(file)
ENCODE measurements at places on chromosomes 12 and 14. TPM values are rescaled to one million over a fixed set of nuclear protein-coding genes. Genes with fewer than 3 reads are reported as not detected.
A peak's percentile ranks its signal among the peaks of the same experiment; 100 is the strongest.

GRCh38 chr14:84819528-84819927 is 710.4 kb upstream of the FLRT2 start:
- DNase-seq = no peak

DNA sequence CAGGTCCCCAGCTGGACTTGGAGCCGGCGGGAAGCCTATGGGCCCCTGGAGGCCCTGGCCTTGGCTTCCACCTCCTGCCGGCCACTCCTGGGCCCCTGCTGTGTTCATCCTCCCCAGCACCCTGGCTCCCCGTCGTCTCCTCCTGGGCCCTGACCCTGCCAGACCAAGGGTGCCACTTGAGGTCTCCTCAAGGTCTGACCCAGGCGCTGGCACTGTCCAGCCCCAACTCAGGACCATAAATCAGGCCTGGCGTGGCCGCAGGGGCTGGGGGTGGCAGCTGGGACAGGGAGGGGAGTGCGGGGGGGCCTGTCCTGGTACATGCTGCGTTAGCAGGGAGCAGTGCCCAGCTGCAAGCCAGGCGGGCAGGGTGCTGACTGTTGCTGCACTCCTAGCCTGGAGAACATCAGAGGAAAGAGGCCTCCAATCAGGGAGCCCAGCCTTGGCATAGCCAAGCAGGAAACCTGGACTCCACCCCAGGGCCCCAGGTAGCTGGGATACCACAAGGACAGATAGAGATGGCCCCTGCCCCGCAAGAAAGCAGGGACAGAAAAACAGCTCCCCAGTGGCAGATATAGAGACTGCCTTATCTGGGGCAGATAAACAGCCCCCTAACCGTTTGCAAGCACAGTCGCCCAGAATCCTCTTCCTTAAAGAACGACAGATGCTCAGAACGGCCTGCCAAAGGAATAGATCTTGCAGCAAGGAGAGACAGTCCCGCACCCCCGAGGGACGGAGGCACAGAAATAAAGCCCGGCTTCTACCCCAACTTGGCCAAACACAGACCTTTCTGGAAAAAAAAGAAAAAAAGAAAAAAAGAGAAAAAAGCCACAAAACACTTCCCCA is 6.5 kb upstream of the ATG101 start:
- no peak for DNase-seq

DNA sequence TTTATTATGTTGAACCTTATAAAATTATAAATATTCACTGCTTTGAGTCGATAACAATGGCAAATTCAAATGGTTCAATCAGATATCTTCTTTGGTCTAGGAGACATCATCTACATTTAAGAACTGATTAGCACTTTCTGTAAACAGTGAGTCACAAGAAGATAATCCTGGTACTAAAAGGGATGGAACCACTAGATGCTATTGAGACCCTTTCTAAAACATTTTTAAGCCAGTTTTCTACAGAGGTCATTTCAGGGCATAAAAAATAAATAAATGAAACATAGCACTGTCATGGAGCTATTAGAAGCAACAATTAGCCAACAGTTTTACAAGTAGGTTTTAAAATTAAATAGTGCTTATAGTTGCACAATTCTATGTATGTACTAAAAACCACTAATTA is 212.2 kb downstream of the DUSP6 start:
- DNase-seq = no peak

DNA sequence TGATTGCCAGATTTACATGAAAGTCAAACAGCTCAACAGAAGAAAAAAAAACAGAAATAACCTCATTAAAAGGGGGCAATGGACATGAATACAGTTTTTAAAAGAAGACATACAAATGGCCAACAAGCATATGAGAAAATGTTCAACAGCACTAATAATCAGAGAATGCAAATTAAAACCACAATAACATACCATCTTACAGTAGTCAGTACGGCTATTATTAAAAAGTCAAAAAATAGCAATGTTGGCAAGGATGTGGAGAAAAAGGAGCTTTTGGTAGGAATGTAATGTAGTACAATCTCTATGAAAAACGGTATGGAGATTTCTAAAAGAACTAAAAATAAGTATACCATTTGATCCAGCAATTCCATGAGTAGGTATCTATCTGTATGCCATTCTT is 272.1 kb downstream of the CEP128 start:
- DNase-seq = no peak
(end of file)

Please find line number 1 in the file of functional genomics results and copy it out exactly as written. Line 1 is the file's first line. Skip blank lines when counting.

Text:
ENCODE measurements at places on chromosomes 12 and 14. TPM values are rescaled to one million over a fixed set of nuclear protein-coding genes. Genes with fewer than 3 reads are reported as not detected.